Today, we're going to dive into a squeal worthy preschool science experiment known as Fizzy Colors Surprise, and it comes with a FREE downloadable preschool science lesson plan at the end of this post.
With just a few household ingredients, you'll dazzle your preschoolers in the name of chemistry. Each time they add a dash of vinegar to a muffin pan, a new surprise color will be revealed as the baking soda and vinegar reacts and reveals the food coloring below. So, let's gather our materials and dive into the fascinating world of chemistry!
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By doing this experiment, we will introduce preschoolers to basic chemical reactions using baking soda and vinegar. Children will make predictions and observations, record their findings, and describe the changes they notice happening during the chemical reaction.
Standards listed in the lesson plan are from the California Preschool Science Standards.
Prepare for the experiment:
Watch this video to see how easy it all is!
The Fizzy Colors Surprise experiment is an excellent opportunity for preschoolers to engage in scientific inquiry while having a blast with colors and textures (much like our most popular free STEM lesson plan The Floor Is Lava!). Through this hands-on experience, children develop their observation skills, make predictions, and have fun.
Remember, the most important part is to foster a sense of wonder and curiosity, so be sure to have fun and encourage open-ended discussions throughout the experiment.
Safety Note: Although this experiment is safe when conducted with adult supervision, please remind children not to ingest any of the materials used. Also, wearing safety goggles can add an extra layer of protection for their eyes.
So, gather your materials, put on your scientist hats, and let the fizzy colors surprise unfold! Happy experimenting!
Children are building subtraction fact fluency in kindergarten and first grade. This means they need to know and practice their subtracts "facts" quickly. How can we motivate children to practice their subtraction facts? I can tell you, it's definitely not with a subtraction facts worksheet. Just the thought makes me cringe!
Success comes through playing games like these Subtract and Stack Challenges. I've made 5 different sets of challenges that cover subtractions facts in three ranges:
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To get to the nitty gritty, subtraction facts to 10 are any equation where something is subtracted from a number 10 or lower.
Subtraction facts to 20 are anytime a number is subtracted from 20 and the difference is a 1 digit number.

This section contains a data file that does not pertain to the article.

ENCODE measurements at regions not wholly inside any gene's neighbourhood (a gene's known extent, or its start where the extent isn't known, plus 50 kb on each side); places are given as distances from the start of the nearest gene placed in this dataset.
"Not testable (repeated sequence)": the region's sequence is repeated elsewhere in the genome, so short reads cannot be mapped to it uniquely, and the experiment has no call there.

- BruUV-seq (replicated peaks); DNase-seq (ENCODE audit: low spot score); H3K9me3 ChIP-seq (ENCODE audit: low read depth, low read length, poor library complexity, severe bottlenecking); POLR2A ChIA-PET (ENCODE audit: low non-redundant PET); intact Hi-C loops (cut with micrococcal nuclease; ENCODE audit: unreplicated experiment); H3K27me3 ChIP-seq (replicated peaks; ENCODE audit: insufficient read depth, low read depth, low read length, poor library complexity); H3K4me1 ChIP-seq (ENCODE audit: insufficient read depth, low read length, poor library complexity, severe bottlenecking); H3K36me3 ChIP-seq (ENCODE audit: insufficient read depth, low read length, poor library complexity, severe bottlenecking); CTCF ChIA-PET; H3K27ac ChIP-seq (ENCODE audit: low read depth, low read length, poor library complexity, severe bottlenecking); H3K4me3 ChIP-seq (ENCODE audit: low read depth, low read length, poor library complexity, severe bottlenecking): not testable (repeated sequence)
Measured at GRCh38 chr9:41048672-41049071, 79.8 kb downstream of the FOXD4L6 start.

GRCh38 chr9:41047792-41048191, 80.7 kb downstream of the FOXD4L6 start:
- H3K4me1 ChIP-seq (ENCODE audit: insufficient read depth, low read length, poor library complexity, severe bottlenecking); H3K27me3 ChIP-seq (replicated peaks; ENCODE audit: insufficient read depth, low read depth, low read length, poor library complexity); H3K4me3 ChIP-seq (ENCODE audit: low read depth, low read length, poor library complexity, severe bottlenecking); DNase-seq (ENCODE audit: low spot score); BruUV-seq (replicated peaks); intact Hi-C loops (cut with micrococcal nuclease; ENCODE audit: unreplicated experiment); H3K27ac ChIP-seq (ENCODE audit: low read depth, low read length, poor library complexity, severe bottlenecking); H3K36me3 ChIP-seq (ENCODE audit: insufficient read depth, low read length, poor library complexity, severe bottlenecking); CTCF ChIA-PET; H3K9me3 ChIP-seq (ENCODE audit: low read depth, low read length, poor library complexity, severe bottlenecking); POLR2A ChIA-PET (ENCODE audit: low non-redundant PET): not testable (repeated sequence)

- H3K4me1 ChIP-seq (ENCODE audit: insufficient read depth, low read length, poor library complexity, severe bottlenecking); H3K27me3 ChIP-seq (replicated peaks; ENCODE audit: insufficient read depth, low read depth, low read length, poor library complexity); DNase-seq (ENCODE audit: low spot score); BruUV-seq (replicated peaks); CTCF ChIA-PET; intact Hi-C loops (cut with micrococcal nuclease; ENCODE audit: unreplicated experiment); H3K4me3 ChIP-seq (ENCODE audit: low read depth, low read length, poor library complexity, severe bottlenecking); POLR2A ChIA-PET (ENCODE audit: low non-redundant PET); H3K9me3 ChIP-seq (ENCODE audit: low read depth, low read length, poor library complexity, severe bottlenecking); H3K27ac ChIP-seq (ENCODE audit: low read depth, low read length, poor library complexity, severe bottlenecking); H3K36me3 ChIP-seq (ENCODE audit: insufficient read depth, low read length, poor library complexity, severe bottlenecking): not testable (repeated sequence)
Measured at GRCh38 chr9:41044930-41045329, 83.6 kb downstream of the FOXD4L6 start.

So technically, 20-5= 15 is not a subtraction fact, but 20-15=5 is a subtraction fact!
Fluency is the ability to perform an action quickly, almost to the point of automaticity. Subtraction fact fluency is another way to say the ability to do subtraction problems quickly.
The word fluency also shows up in the common core math standards such as in this first grade standard you'll see printed on the stacking challenges:
"1.OA.6 Add and subtract within 20 demonstrating fluency for subtraction within 10."
As children do more and more fun subtraction challenges, they build their fact fluency!
We all love a good print and play activity, and these subtraction stacking cups are the cream of the crop.
If you've already purchased my Addition Stacking cups activities, then you can use those EXACT same cups for both challenges. Want them? When you check out there is an option to bundle the addition and subtraction fact fluency challenges (40 total) for a discount. It's too good!
Then you'll have 10 sets of ready-to-go addition and subtraction activities for kindergarten and first grade, that you have prepped in a total of 5 minutes maximum. Did I mention they include answer keys so kids can self check?
The Addition Cup Stack builds fact fluency to 6, 10, and 20 through hands-on fun that no child can resist. Just print the 20 differentiated addition challenges for students of all abilities and grab your cups.
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It's all in the name. Add the numbers on the sheet, and then stack the cup with the matching number.
Kids will build many cup towers while mastering addition, in a ridiculously fun activity that they'll beg to play. Believe me, I had to pry my children off these cups in order to take the pictures in this post.
The 5 differentiated sets of stacking challenges are made to meet the needs of learners at varying levels. Choose from adding to 6, to 10, or to 20 for a super challenge.
As a very loose guideline, this is how I use the cups:
Print out the 5 sets of challenges. Each will come with an answer key, so that kids can self check as they build, making this activity perfect for an independent math center.
To make the activity as kid run as possible, I laminated each set with its Answer Key on the back. So children will be able to self-check when they have completed a challenge.
You know how sometimes you buy an activity and you just never use it because it's too complicated to do? This is the COMPLETE opposite. Easiest. Prep. Ever.
These cups will be used for sets 1 and 2. Both sets work on sums to 6. (So for one child, you could use the same cups for sets 1 and 2.)
These cups will be used for sets 3 and 4. Kids will make sums to 10 here. (Again, if you'd like to reduce waste, you can just use one set of cups for these.)
These cups are for the final set 5, for practicing sums to 20.
To avoid the cups from getting mixed up in my classroom, I have written the numbers in different colored markers that match the set number on the challenge sheet. This way kids with the same numbers on their cups won't fight over whose is whose. -Phew!-
Peep that bonus to add the subtraction stacking cups for a discount when you bundle!
Addition Cup Stack meets the common core standards for kindergarten and first grade.
Kindergarten Operations and Algebraic Thinking K.OA
Understand addition as putting together and adding to, and understand subtraction as taking apart and taking from.
First Grade Operations and Algebraic Thinking 1.OA
Represent and solve problems involving addition and subtraction
Besides the obvious, addition, kids are learning how to plan out how to move things in space otherwise called motor planning.
According to TheOTToolbox.com, motor planning is "the ability to plan out, organize, and carry out an action." In this case it is the ability to think about how to stack the cups to match each challenge. Will the cups need to be flipped? Right side up? How can we balance them on top of one another?
As adults this might seem really simple, but many young children benefit greatly from activities that involve fine motor planning, like this free printable STEM challenge.
Did you love this addition STEM challenge? I know I did!